What to Do after a Tooth Extraction?

November 1, 2019

During adulthood, it becomes necessary to have a tooth extracted on some occasions. Permanent teeth are generally expected to last for a lifetime but there are many reasons why a tooth needs to be pulled. A common reason observed among many people involves a tooth that is badly damaged from decay and trauma leaving it difficult to be repaired. At times dentists decide to extract teeth for preparing the mouth for orthodontia for properly aligning with teeth which may be difficult if the teeth are too big for your mouth. Similarly, if the tooth is unable to erupt through the gum because of insufficient room in the mouth the dentist may recommend pulling the teeth.

What Are the Reasons That Make Tooth Extraction a Necessity?

Infections are a major cause that makes tooth extraction necessary. When tooth decay or any damage extends to the pulp which is the center holding the nerves and blood vessels an infection can occur because the bacteria in the mouth enters the pulp. Even though this can be rectified with a root canal treatment extraction may still be the only option available if the infection is severe and the problem cannot be rectified either by the root canal therapy or antibiotics.

An extraction may also become inevitable if the immune system is compromised especially among patients that are receiving chemotherapy or having an organ transplant. In such cases, even the risk of infection in a specific tooth can be a reason for the extraction.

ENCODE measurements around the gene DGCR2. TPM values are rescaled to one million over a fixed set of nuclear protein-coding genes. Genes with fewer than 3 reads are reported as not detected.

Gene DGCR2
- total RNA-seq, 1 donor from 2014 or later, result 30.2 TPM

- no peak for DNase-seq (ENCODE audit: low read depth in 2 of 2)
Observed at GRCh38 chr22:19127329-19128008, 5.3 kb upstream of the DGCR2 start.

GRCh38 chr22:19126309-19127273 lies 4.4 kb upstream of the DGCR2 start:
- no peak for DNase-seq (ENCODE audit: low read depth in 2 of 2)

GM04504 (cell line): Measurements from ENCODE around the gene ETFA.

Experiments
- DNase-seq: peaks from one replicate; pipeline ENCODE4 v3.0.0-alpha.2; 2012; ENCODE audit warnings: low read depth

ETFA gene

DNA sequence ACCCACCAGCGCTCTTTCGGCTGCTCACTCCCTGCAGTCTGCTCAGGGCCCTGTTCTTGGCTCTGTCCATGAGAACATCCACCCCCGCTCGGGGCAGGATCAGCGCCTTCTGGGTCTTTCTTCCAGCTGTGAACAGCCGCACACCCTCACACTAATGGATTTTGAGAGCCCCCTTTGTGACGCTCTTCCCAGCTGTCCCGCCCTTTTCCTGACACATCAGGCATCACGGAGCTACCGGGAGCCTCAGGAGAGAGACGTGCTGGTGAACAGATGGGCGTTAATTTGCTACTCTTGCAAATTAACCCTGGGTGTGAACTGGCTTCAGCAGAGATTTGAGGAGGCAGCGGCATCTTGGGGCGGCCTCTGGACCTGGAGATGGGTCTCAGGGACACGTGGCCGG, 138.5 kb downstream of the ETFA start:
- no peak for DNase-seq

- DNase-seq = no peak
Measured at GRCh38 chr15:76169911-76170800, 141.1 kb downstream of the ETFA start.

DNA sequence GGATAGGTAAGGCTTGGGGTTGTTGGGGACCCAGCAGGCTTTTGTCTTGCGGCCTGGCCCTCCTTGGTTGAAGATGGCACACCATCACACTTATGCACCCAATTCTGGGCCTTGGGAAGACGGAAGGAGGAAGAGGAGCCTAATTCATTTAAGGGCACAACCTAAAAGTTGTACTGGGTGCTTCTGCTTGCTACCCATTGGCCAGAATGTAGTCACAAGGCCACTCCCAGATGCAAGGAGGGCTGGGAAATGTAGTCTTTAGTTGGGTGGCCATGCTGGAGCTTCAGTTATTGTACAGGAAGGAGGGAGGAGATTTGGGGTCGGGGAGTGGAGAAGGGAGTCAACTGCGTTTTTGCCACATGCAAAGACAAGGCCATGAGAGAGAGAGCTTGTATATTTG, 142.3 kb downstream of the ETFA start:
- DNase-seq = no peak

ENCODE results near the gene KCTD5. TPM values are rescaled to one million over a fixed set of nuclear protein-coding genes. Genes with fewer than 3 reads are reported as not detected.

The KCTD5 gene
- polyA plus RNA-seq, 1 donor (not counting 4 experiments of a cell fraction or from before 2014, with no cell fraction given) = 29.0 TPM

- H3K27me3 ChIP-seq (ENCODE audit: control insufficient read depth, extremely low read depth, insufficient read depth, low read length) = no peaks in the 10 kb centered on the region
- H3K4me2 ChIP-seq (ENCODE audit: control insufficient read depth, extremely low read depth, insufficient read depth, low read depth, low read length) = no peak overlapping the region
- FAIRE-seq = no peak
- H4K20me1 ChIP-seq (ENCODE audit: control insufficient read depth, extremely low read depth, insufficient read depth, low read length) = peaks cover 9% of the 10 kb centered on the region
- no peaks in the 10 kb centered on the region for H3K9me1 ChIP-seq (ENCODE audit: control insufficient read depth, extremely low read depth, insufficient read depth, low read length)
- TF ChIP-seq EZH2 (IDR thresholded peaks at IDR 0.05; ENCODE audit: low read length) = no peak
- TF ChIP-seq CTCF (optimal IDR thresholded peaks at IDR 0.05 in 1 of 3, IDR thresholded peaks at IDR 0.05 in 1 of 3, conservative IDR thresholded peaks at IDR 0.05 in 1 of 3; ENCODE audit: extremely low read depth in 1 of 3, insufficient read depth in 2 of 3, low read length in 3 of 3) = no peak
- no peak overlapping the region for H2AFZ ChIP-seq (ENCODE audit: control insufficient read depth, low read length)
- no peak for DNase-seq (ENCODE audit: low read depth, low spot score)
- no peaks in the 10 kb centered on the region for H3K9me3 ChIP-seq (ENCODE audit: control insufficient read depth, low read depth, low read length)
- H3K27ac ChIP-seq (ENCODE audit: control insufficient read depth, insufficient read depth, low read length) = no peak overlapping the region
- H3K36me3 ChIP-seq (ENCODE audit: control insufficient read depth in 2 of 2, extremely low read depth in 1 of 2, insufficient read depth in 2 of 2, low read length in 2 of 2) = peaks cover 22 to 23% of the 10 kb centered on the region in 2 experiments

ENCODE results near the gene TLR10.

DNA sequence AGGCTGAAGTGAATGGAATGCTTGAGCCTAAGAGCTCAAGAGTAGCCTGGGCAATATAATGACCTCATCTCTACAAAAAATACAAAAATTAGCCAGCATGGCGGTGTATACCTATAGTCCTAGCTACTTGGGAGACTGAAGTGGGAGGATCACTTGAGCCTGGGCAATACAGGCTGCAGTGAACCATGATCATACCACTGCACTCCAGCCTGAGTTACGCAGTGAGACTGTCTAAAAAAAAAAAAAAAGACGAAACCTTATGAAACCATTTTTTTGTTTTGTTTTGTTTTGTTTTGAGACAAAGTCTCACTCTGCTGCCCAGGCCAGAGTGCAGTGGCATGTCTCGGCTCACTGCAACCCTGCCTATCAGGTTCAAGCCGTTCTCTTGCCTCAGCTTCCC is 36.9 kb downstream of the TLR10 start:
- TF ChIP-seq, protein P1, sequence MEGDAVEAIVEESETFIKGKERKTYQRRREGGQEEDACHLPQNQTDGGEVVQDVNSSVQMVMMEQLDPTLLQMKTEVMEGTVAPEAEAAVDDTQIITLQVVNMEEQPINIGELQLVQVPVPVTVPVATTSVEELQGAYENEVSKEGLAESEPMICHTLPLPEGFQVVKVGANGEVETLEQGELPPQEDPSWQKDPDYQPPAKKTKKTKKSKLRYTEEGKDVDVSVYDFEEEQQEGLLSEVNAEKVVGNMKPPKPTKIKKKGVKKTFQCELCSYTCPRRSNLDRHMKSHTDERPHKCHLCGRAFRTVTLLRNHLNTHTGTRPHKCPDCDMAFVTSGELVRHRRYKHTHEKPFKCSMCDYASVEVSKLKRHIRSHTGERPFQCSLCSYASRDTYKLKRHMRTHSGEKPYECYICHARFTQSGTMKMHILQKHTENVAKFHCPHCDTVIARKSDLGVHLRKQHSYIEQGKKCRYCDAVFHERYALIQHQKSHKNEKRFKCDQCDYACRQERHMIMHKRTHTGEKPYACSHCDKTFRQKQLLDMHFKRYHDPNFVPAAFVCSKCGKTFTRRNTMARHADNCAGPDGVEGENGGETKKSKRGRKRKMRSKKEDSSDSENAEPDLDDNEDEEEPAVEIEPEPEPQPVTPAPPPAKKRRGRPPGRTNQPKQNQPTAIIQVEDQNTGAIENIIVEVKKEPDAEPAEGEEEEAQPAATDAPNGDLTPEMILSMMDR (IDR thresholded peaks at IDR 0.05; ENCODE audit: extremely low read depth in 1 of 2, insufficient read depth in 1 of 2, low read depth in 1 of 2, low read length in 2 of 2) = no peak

Periodontal disease is another problem that can make tooth extraction necessary. The periodontal disease infects the bones and tissues that surround and support the teeth to cause loosening of the teeth making it necessary for the dentist to conduct an extraction.

What to Expect When Extracting Your Teeth?

If you have already researched for a dentist that can offer tooth extraction near me and made proper inquiries you will have information that the procedure will be conducted by dentists or oral surgeons. You will be administered local anesthesia before the tooth is extracted. Dentists may also decide to use general anesthesia in certain cases to prevent pain throughout your body and to make you sleep during the procedure.

If you have an impacted tooth the dentist conducting tooth extraction in Gilbert AZ will cut away some bone and gum tissue covering the tooth and use forceps to grasp it and gently rocket back-and-forth to loosen it from the jawbone holding it in place. Sometimes a difficult to pull tooth may be removed in pieces.

A blood clot will form in the socket after the tooth has been extracted. The dentist will provide you with a gauze pad to pack in the socket and bite down on it until the bleeding stops. You may even receive some sutures over the extraction site to close the gum edges. The blood clot in the socket can break lose at times exposing the bone. This is known as a dry socket and is a painful condition. In such cases, the dentist will place a narcotic dressing over the opening to protect it for some days until new clot forms in the area.

Information You Should Provide Your Dentist before Having Teeth Extracted